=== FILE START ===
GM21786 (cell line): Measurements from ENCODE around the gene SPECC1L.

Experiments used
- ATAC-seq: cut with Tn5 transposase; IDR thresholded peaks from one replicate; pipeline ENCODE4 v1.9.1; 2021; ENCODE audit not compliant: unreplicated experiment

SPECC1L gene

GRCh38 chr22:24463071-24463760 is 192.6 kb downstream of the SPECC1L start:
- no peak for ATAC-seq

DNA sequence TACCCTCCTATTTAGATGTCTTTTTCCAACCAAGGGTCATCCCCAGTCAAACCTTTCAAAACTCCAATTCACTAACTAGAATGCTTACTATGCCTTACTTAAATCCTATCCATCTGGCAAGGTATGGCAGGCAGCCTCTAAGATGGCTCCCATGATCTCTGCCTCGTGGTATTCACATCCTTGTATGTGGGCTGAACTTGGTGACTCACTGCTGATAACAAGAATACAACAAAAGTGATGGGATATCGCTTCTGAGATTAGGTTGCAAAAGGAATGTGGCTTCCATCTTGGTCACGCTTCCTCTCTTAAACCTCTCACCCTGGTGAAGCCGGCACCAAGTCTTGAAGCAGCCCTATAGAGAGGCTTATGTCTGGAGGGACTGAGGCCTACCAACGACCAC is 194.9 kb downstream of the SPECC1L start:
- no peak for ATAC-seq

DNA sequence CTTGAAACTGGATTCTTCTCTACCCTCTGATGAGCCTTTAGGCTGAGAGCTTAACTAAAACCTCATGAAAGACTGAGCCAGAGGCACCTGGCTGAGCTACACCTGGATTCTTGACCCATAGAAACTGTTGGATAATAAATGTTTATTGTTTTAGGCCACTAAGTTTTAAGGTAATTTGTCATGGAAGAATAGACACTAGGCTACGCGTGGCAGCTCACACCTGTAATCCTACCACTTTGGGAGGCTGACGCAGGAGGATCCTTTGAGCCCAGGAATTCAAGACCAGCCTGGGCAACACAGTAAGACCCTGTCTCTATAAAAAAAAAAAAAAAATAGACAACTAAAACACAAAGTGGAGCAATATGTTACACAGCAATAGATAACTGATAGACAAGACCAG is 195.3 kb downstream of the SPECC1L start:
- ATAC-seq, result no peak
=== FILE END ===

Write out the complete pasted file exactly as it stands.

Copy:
GM21786 (cell line): Measurements from ENCODE around the gene SPECC1L.

Experiments used
- ATAC-seq: cut with Tn5 transposase; IDR thresholded peaks from one replicate; pipeline ENCODE4 v1.9.1; 2021; ENCODE audit not compliant: unreplicated experiment

SPECC1L gene

GRCh38 chr22:24463071-24463760 is 192.6 kb downstream of the SPECC1L start:
- no peak for ATAC-seq

DNA sequence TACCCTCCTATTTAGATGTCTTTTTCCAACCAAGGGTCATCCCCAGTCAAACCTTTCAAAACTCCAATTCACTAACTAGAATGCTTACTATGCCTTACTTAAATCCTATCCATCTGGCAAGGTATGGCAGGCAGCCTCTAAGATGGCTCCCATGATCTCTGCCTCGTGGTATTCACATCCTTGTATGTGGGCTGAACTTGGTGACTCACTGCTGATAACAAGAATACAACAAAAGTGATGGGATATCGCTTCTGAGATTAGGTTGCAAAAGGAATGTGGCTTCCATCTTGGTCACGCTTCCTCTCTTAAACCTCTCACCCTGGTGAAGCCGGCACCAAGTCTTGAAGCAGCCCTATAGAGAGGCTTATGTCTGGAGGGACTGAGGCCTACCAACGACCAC is 194.9 kb downstream of the SPECC1L start:
- no peak for ATAC-seq

DNA sequence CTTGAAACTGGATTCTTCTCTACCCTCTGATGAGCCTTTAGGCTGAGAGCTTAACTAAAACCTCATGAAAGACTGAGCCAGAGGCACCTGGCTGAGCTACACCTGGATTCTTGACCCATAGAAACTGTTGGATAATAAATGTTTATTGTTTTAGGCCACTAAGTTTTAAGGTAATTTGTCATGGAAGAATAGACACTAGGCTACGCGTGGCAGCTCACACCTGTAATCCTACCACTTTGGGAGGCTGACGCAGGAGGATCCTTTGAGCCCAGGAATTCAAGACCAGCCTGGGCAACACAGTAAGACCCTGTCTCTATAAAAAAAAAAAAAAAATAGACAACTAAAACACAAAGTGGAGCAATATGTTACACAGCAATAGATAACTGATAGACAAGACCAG is 195.3 kb downstream of the SPECC1L start:
- ATAC-seq, result no peak